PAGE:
ADVERTISMENT

Issue News Premium

Jason Cunningham: ‘I always believed I was good enough to become European champion. Whether other people did is another thing’

Jason Cunningham
Mark Robinson/Matchroom Boxing
After becoming adept at upsetting the odds, Jason Cunningham is enjoying life as the favourite, writes Elliot Worsell

IN a sport forever ready to celebrate ‘Cinderella men’, Doncaster’s Jason Cunningham has to be considered one of the finest examples competing today.

The never-say-die 32-year-old has lost six times as a professional, and been the underdog more times than he can recall, yet currently holds the European super-bantamweight title and has, by his own admission, never been better.

Known as “The Iceman”, Cunningham lost three of four fights between 2017 and 2018, albeit to very good men, and few, back then, would have believed it possible that he would one day become the best in Europe. Yet that, despite the additional obstacle of a global pandemic, is exactly what’s happened.

“It’s a bit surreal really, coming after all we lived through with the Covid era,” Cunningham told Boxing News. “I didn’t know how long it was going to last or whether I’d be fighting again at all. It’ll be a year in May that the [Gamal] Yafai fight happened. I won that fight as the underdog and not even a year later I’ll have had three European title fights under my belt.”

Looking back, everything changed with that Yafai fight in May 2021. Given just three weeks to prepare, Cunningham, having lost to Kal Yafai [Gamal’s brother] six years earlier, soundly defeated the favourite over 12 rounds, dropping him three times in the process.

“That Yafai fight will always take some beating just because of everything around it,” he said. “With three weeks to go, a lot of people would have turned that fight down. But, credit to myself, I always keep in the gym and stay ready.

“If I had turned that fight down, I’d have probably never had the opportunity again. So, I had to take it really. I believed I was good enough to beat Yafai but he’d had a full camp and I hadn’t. I’d only been ticking over before the three weeks’ notice, so I had to step it up massively.

“I was a 25/1 underdog with the bookies to win on points and I won a lot of money for people that night. It was the defining moment of my career.”

While a shock to most, Cunningham’s victory over Yafai in 2021 was merely confirmation of what Cunningham himself had always suspected. “I always believed I was good enough to become European champion and that was the minimum goal I set myself,” he said. “Whether other people believed I could do that or not is another thing, but I’m pretty driven and believed I could.

“I’ve had my setbacks but I feel I’m at my peak now and have my best years ahead of me. You take the rough with the smooth. I’m glad I’ve had those defeats, to be honest, because they have made me the fighter I am today.”

Though Cunningham considers boxing a sport too enjoyable to ever stop, he nevertheless concedes there was a time, circa 2018, when others around him – those with his best interests at heart – were glancing towards the exit door on his behalf.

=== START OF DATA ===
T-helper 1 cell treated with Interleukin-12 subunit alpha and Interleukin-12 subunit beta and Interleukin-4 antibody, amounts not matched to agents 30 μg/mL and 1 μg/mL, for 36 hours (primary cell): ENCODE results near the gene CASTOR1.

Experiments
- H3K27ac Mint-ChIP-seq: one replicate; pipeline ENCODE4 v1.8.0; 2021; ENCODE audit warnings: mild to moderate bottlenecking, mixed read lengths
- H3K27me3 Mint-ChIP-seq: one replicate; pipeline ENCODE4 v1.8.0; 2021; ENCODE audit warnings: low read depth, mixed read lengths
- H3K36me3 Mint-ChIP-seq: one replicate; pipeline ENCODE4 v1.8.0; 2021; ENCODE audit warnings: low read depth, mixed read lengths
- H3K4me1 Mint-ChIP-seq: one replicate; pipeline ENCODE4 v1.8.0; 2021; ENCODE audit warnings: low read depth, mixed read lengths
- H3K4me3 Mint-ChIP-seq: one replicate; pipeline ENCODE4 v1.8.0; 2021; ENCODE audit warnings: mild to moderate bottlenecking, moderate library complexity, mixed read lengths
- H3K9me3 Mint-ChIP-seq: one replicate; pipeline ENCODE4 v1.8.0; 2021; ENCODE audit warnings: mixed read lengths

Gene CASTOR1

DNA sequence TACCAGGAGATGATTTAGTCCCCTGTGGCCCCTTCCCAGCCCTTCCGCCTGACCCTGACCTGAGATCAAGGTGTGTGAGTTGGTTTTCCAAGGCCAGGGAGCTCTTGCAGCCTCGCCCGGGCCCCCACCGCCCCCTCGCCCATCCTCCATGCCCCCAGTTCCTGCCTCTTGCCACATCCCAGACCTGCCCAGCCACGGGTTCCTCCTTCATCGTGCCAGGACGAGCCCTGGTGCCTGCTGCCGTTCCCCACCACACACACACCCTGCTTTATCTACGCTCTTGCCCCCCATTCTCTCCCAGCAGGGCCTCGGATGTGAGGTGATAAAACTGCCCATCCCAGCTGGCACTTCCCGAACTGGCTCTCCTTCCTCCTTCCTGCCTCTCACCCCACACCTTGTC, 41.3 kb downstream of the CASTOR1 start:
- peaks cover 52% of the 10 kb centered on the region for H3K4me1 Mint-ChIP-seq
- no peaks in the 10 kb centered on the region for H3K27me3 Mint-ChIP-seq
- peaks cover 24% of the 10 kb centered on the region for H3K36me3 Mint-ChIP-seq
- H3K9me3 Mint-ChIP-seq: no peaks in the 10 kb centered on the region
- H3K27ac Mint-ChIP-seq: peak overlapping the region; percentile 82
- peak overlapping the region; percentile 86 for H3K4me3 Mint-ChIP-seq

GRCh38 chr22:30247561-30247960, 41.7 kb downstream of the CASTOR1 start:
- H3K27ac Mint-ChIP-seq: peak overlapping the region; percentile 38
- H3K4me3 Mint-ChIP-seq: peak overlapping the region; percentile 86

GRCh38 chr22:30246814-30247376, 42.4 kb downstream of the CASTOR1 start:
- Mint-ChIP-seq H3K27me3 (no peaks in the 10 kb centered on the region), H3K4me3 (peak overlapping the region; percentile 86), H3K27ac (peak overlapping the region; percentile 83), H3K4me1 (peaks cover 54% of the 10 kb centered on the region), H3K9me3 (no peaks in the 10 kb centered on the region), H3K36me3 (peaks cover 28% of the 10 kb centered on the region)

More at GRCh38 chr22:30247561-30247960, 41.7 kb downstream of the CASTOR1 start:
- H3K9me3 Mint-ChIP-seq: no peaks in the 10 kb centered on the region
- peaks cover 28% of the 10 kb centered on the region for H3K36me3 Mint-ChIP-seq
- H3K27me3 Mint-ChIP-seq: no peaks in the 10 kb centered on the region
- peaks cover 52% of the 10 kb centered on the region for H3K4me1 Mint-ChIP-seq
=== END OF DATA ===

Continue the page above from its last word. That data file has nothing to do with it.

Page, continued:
“There was one time after the Jordan Gill fight when my dad said something to me I didn’t like,” he recalled. “I got put down a couple of times in that fight – flash knockdowns – and my dad came to see me and said, ‘You want to think about hanging it up now.’ I said, ‘What do you mean?’ He said, ‘Well, you’ve got a daughter to think about, haven’t you?’

“It offended me really. It was the first time I’d ever had to give my dad a few verbals, if you like. I didn’t like what he had said to me.

“It was then during lockdown, before I got the Yafai fight, I said to myself, ‘What’s happening here? When’s this going to end? Will I ever box again?’ When the Yafai fight was announced, I said to myself that if I didn’t win that fight I would retire. We didn’t know when the pandemic was going to end and I didn’t know where I would go if I didn’t beat Yafai. If I wasn’t good enough to beat Yafai, I wasn’t going to reach the level I wanted to get to.”

Now established at that level, Cunningham, 30-6 (6), is both thankful he didn’t retire and thankful to be headlining shows as champion. On Saturday (April 16) in Telford, he defends his European title for a second time against France’s Terry Le Couviour, 16-0 (2).

“This is the first time I think I’ll be favourite with the bookies, but you can’t underestimate anybody,” he said. “This is his big chance, just like it was my big chance against Yafai. He’s undefeated, so he’s going to be hungry, and he has never tasted defeat before. He looks aggressive, he comes forward, and he leads with hooks a lot. But I believe levels and experience are all in my favour and I believe I’ll do a number on him. I’ll stay disciplined, stick to the basics, and break him down. Then we’ll see what happens to him in the later rounds.”

If there are such things as privileges and luxuries in a sport as unforgiving as boxing, Cunningham is braced to grab all he deserves. “This is what I’ve been working towards my whole career, to have this backing,” he said. “One of the reasons I signed with Frank [Warren, promoter] was because I saw how Brad Foster was treated before our fight [in October 2021]. The promoter did everything for him – their man. I wanted that. I was craving that. I had a good, experienced team behind me and that was the final part I was missing. Now I’ve got it. I’m headlining an event on BT Sport and it’s all about me. I’m going to enjoy the experience.”

Add Comment

Click here to post a comment

ADVERTISMENT

Boxing news – Newsletter

ADVERTISMENT

Current Issue

ADVERTISMENT

ADVERTISMENT